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Armorica or Aremorica, is the name given in ancient times to the part of Gaul that includes the Brittany peninsula and the territory between the Seine and Loire rivers inland to an indeterminate point. Pliny the Elder, in his Natural History (2.17.105), claims that Armorica was the older name for Aquitaine, stating Armorica's southern boundary extended to the Pyrenees. Pliny lists the following Celtic tribes as living in the Brittany peninsula: the Aedui and Carnuteni as having treaties with Rome; the Neldi and Secusiani as having some measure of independence; and the Boii, Senones, Aulerci (both the Eburovices and Cenomani), the Parisii, Tricases, Andicavi, Viducasses, Bodiocasses, Venelli, Coriosvelites, Diablinti, Rhedones, Turones, and the Atseui.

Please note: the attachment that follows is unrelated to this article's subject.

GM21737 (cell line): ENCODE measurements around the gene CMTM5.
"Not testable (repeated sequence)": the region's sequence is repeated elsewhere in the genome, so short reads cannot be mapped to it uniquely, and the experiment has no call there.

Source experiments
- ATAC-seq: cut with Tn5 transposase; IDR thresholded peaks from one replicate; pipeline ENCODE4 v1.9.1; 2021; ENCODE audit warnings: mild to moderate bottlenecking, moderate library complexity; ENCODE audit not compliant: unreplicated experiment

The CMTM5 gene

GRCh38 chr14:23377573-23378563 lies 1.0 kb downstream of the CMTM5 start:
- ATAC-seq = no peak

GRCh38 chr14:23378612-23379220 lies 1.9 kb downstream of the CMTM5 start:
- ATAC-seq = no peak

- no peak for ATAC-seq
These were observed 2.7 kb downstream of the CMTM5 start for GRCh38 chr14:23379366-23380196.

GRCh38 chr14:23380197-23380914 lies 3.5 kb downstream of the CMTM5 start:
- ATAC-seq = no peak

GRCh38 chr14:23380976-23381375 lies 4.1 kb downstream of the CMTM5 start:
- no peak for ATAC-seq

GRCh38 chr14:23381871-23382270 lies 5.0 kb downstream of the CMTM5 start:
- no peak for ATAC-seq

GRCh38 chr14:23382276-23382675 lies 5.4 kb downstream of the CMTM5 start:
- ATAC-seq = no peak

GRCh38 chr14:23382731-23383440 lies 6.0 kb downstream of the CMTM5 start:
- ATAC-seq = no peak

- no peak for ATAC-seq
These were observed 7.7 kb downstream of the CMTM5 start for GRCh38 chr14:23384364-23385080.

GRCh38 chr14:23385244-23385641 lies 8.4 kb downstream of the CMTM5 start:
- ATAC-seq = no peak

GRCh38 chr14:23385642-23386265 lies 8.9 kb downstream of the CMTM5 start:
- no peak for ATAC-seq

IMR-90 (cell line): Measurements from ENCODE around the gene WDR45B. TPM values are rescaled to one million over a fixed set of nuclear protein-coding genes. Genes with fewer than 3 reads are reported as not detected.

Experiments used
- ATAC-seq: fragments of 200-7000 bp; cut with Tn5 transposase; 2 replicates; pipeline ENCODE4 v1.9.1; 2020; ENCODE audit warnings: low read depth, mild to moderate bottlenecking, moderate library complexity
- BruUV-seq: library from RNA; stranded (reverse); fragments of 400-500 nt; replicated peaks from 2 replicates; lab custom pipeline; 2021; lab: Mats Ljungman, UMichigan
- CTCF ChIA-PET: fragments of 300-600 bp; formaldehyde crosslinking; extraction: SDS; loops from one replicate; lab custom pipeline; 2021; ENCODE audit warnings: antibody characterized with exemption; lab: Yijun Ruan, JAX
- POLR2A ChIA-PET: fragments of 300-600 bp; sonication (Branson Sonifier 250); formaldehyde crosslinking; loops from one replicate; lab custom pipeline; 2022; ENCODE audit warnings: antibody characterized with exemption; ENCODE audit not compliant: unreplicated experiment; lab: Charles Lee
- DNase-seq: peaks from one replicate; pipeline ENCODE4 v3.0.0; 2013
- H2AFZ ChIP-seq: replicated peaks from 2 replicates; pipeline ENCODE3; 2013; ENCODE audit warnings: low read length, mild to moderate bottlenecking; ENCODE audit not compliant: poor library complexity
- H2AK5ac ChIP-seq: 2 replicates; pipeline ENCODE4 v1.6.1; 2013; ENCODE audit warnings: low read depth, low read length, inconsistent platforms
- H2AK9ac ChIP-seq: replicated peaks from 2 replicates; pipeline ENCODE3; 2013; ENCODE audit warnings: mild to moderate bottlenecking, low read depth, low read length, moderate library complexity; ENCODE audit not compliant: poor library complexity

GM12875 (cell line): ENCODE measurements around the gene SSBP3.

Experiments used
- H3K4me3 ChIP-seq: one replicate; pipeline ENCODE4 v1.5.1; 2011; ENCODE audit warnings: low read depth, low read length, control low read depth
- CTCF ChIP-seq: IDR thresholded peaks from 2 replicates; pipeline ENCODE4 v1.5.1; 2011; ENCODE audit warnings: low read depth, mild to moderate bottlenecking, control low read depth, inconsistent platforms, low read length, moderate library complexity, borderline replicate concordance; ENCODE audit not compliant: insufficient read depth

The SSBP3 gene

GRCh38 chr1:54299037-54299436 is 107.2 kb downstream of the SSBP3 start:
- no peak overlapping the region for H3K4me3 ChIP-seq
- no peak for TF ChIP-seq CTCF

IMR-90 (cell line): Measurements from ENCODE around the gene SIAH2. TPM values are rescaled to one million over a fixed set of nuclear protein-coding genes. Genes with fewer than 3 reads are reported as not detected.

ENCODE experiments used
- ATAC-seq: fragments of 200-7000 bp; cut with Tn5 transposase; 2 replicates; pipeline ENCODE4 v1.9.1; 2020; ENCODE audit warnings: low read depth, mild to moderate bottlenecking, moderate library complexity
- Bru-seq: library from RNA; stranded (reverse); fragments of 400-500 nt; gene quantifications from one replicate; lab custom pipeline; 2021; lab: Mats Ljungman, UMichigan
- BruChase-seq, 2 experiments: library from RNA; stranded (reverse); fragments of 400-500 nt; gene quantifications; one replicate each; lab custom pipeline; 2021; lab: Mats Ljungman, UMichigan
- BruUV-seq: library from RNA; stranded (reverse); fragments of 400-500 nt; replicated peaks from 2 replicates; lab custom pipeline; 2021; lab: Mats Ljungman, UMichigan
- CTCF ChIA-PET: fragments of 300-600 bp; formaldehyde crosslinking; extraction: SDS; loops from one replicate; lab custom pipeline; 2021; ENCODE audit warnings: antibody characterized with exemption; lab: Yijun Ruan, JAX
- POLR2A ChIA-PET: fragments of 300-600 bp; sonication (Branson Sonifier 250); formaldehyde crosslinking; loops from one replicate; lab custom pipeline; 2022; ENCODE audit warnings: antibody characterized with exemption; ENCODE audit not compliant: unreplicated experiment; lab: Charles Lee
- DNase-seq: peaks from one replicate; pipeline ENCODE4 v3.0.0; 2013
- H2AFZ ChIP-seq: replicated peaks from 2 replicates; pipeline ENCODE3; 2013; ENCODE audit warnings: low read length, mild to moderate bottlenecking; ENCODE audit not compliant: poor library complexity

Because continued resistance to Roman rule in Armorica was supported by Celtic aristocrats in Britain, Julius Caesar led two invasions of Britain in 55 and 54 BC in response.

Under the Roman Empire, Armorica was administered as part of the province of Lugdunensis, which had its capital in Lyons. When the Roman provinces were reorganized in the fourth century, Armorica was placed under the second and third Lugdunensium provinces. Armorica rebelled from the Roman Empire in the 430s and again in the 440s, throwing out the ruling officials.

As the Brittany peninsula came to be settled with Romano-British from Britain in the fifth through seventh centuries, and Vikings or Northmen settled in the Cotentin peninsula and the lower Seine around Rouen in the ninth and tenth centuries, these regions came to be known as Brittany and Normandy respectively, and the name Armorica fell out of use.